The students begin creating quadrilaterals and holding them up to show me. One student holds up a shape that is clearly not a quadrilateral.

Me: N, how many sides does your shape have?

N: (Hitting his forehead in consternation.) Oh, oops.

D: (Looking over his shoulder at N's work.) N, you created a sex-alateral.

Me: Who knows the name of a six sided figure?

Saturday, May 26, 2007

LAST weekend in review

I don't really understand how people manage to post every day. I know I'm busy and I have a problem saying no and am involved in too many things but how in the world to people find time to post every day??? I have this problem where sometimes I have weeks where I have TONS of good ideas to post but am too busy to get to it....then I have other weeks where I have no good ideas and I'm suffering from the people-aren't-interested-in-what-I-have-to-say syndrome and I don't post for AGES. Either way, I have zero time for posting every day. How do you do it!?!

That rant wasn't actually the point of this post....this post was going to be about last weekend. Of course, now it is Saturday of a new weekend so I'm a little tardy....see above paragraph!
Last weekend my family headed to Boston to stay at a very quaint inn. Russ and I drove up Friday night and of course, since we are both horrible with directions, managed to get lost. In the rain. And the dark. Several phone calls later, we arrived, after missing dinner at my brother's place. (Only later did I find out that the GPS that we own was in fact in the car, and not at home as we thought, and was also charged.) So we ventured forth to find a restaurant...on foot. I forgot how easy it is in the city-to just walk out your door, hang a left, and within a block, have at least five different choices of places to eat.
Saturday dawned rainy and gray so we decided to take the girls to the Children's Museum. It was full of running, screaming children, being trailed by their parents who were clearly trying to keep their toddlers busy on a rainy weekend. The noise aside, it was so fun to watch my two favorite nieces discover and explore the museum. They bounced from one activity to another and their curiousity seemed endless, as did their energy!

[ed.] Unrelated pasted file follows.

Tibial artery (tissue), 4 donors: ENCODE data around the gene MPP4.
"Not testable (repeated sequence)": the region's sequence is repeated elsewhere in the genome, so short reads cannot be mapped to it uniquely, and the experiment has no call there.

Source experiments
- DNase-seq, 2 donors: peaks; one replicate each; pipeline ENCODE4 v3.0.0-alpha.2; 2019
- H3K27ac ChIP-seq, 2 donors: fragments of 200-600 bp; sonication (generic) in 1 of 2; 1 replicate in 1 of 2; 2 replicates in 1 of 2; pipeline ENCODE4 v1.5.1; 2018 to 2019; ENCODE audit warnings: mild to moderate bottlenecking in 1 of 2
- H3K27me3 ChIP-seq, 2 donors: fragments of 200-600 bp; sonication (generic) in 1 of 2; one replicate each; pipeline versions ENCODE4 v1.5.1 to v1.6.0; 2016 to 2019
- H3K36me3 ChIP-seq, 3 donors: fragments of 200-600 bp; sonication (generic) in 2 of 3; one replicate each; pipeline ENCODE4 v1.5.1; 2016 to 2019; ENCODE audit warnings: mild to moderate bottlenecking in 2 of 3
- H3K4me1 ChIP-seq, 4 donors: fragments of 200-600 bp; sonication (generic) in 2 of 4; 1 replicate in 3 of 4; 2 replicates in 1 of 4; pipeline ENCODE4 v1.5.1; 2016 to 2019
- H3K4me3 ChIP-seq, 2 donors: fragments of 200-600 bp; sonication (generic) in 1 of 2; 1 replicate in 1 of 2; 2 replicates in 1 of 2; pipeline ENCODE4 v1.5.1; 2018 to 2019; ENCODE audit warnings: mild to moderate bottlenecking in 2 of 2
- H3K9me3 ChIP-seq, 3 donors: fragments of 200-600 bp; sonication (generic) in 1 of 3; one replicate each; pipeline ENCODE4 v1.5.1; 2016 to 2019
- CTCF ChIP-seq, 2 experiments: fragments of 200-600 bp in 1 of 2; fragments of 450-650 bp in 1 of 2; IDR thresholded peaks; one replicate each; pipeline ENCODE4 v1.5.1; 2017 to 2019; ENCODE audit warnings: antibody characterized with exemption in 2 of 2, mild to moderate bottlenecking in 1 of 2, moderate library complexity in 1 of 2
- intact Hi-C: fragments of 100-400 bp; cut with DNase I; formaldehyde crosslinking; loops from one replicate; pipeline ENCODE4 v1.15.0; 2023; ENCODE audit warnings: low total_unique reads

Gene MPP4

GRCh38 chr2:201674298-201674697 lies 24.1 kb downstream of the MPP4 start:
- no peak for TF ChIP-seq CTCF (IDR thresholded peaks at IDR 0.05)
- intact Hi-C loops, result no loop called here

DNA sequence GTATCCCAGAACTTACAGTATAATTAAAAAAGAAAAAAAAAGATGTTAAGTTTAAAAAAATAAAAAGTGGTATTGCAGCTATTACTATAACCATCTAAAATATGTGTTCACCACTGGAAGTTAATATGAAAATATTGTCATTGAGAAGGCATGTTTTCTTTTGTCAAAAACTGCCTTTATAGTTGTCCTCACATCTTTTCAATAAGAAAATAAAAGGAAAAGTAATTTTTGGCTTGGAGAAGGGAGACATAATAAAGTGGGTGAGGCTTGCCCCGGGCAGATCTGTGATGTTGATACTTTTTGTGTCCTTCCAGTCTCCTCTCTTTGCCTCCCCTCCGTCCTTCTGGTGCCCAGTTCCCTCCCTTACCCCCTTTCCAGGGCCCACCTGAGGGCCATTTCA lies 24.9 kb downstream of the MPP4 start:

We separated around lunch time, with Russ, Dad, Greg and I heading to Fenway to catch a Red Sox game. I've been dying to go to a baseball game for awhile and had never been to Fenway before so I was thrilled, despite the drizzle, to go. I even got to eat a Fenway frank, sing Take me out the Ballpark and experience the Red Sox winning a game!
Next we all met up for some yummy Vietnamese food. The girls behaved amazingly well, but when they started crawling under the table to curl up and sleep, we knew it was time to go. Sunday morning dawned and we all headed to my brother's place for brunch, before heading back to CT.

It was so great to be in the city for a weekend. It was a nice reminder of how fun the city can be.....there is always something to do, somewhere to go....and it is easy to get anywhere, quickly! It was also a nice reminder of how much I love living in suburbia. We came home to sunshine, green grass, birds singing and the sun reflecting off our lake. I may have to get in my car to go for every errand, but I do so love my little house. It was also fun to be with my whole family. Those moments where we are all together, in one place, seem to happen less and less frequently. When they do I am reminded of just how lucky I am.

Tuesday, May 15, 2007


You know the Leave it to Beaver type shows? The ones where every family is perfect, they eat dinner together every night and they live in a neighborhood where everyone says good morning on their way out the door?
That is our neighborhood.
Let me tell you a few snippets to illustrate just how fantastic our neighborhood is:

First of all, when we moved in, we were instantly greeted by our next door neighbor. He (and his wife) checked in regularly on our progress and offered tools and supplies regularly. Our neighbors down the street baked a tasty treat and delivered it to our door. Yup. Homemade baked goods to welcome us to the neighborhood.

A month or so after moving in, another neighbor brought us a gorgeous flower from her backyard welcoming us to the area.